Friday, May 27, 2005

Virtually Maintenance-free Watertight Doors Save Navy Time, Money

USS Howard (DDG 83)
The guided-missile destroyer USS Howard (DDG 83) is saving more than 10,000 man-hours a year since it began testing 10 virtually maintenance-free quick acting watertight doors two years ago. The quick acting watertight doors, called Mafo doors after the Netherlands-based company Mafo Holtkamp, are making a big impression on Sailors in the fleet. "The new doors work a lot better. They don't fail, they don't wear out," said Damage Controlman 1st Class Rick Nelson.
Damage Controlman 1st Class
With a stainless steel shell, an internal dogging system, and self-lubricating moving parts, the doors require virtually no maintenance, said Electronics Technician 2nd Class Jason Luke, a damage control petty officer aboard Howard.
Electronics Technician 2nd Class
"I definitely see a huge savings with the Mafo doors in terms of maintenance," he said. The Navy estimates saving at least 1,000 man-hours per year per door. "It is a huge reduction in man-hours. It allows the ship's personnel who work on the doors to focus more on their jobs, not collateral duties," said Lt. Adrian Barefield, Howard's damage control assistant. Seventy-eight of the high-tech doors have been installed on nine Navy destroyers. Eight Mafo doors will be installed on DDG 102, the Navy's newest destroyer under construction. After DDG 102, the Navy plans on installing each new DDG with 163 Mafo doors – nearly all of the watertight doors aboard. Additionally, the amphibious transport dock ship USS San Antonio (LPD 17) had 55 Mafo exterior doors installed, and the Navy plans to install the new doors on each ship in the San Antonio-class.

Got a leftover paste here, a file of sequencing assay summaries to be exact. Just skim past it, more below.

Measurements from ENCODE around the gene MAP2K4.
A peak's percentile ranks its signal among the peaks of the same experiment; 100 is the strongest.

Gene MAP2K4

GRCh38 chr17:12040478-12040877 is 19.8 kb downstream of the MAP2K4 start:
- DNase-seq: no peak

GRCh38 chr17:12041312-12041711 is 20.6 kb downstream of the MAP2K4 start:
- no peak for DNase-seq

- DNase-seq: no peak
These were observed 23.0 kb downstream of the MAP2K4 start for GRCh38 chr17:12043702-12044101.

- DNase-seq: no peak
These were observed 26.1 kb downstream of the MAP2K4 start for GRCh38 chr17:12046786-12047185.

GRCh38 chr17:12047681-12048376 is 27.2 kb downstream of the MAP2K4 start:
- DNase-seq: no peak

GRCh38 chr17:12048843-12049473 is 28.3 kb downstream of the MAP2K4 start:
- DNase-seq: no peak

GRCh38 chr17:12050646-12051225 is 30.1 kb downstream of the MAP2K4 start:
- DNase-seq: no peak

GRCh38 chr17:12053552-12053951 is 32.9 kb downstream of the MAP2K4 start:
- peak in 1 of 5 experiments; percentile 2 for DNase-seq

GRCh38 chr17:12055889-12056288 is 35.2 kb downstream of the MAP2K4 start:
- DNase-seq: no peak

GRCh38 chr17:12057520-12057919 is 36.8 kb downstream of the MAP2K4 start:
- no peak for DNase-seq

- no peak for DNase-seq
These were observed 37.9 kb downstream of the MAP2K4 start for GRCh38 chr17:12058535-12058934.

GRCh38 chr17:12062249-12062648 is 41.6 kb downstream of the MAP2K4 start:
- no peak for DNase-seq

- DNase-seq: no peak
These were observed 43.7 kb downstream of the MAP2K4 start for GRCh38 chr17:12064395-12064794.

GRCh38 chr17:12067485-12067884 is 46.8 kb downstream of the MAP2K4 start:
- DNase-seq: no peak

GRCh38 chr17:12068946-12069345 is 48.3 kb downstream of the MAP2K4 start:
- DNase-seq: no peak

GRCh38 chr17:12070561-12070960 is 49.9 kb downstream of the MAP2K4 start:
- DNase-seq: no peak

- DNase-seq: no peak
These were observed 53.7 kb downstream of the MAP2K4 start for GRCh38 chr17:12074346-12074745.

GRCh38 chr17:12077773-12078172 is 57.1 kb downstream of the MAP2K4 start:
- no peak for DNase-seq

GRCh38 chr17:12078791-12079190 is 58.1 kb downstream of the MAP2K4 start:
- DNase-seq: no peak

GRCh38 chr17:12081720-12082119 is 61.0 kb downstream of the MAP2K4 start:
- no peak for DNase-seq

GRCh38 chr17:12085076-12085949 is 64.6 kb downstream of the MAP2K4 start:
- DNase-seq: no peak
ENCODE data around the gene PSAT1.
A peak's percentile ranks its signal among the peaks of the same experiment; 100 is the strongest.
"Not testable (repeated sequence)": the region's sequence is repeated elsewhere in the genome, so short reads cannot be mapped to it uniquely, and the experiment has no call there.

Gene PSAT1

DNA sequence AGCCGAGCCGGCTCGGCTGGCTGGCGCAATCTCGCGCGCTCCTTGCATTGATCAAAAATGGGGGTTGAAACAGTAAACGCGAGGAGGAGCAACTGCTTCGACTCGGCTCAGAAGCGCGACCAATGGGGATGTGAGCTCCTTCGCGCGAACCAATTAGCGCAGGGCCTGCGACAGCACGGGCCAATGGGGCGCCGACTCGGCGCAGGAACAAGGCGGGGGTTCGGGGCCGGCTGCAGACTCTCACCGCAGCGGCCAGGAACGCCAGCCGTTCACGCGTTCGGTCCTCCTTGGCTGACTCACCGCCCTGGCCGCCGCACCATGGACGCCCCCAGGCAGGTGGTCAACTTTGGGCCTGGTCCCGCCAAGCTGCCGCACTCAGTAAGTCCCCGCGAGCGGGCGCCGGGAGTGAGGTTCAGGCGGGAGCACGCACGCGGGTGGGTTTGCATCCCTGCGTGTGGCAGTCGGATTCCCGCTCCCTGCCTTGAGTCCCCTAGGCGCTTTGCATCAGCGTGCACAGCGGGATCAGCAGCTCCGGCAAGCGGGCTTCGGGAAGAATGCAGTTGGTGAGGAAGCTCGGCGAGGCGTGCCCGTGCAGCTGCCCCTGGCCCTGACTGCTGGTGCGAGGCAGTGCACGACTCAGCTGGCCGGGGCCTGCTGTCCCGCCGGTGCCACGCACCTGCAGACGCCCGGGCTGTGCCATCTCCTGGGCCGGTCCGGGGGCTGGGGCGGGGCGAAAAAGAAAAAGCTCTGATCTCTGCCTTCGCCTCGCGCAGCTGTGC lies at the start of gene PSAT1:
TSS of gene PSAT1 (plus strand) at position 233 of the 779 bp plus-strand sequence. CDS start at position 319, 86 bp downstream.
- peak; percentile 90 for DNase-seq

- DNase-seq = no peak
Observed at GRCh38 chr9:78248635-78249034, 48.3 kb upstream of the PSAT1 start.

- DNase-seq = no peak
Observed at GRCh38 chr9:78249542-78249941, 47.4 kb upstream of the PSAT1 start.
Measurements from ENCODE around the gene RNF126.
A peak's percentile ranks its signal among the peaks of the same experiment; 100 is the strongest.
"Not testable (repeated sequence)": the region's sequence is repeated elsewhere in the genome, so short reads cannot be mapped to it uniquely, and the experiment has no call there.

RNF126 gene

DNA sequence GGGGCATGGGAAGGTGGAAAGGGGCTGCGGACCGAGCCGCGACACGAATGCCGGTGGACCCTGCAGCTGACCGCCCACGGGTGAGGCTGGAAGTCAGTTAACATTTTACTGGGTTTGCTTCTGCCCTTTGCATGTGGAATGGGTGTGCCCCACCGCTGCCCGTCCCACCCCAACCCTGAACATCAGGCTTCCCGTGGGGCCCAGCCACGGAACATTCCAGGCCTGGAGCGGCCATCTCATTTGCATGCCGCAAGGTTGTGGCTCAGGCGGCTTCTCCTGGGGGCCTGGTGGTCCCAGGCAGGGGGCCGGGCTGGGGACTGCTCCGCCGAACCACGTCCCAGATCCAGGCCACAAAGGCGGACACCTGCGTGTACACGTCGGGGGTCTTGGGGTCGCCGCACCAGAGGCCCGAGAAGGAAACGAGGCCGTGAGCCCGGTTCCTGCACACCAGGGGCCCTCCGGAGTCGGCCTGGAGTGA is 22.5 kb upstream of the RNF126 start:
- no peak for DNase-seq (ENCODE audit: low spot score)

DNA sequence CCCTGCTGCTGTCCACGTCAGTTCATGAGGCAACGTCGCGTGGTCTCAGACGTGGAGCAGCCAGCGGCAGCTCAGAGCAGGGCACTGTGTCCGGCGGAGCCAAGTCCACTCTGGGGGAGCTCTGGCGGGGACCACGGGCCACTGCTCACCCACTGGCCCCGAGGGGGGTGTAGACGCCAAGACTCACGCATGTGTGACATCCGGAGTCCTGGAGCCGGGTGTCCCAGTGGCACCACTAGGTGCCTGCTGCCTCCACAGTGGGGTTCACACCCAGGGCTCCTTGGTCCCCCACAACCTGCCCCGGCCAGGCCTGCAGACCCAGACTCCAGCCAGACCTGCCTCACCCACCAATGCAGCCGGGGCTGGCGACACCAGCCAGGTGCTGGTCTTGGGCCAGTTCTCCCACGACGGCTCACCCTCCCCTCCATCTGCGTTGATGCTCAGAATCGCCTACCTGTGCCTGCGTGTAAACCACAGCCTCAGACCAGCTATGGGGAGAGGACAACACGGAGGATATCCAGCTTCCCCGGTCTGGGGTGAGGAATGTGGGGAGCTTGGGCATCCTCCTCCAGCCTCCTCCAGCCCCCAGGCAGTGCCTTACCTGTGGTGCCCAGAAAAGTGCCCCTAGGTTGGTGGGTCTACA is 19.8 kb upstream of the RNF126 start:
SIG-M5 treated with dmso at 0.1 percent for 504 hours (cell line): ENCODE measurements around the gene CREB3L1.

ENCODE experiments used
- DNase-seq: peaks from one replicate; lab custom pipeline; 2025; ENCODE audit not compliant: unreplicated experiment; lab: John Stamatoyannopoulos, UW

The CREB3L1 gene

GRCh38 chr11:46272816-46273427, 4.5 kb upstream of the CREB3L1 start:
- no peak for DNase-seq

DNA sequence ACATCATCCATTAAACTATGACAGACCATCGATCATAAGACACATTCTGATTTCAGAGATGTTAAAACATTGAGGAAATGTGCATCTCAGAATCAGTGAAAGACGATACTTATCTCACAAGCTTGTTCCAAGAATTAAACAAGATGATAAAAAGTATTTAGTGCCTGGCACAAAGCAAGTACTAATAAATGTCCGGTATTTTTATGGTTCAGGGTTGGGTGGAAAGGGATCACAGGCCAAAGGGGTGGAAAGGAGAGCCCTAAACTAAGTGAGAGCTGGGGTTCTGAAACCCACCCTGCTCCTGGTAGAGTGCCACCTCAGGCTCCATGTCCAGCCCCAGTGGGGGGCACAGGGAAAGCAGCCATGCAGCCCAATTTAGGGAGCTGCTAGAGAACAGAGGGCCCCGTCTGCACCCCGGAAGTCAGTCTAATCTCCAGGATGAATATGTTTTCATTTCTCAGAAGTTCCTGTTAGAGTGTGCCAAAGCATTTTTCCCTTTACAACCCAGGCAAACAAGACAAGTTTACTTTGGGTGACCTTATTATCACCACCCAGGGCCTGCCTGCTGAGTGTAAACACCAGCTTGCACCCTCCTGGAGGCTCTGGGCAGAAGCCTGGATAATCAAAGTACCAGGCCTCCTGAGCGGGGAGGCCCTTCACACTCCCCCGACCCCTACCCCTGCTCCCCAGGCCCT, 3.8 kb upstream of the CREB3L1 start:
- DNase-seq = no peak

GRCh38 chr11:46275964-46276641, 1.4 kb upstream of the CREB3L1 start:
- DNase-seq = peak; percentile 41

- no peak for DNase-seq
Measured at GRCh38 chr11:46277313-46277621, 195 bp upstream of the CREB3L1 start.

USS San Antonio (LPD 17)

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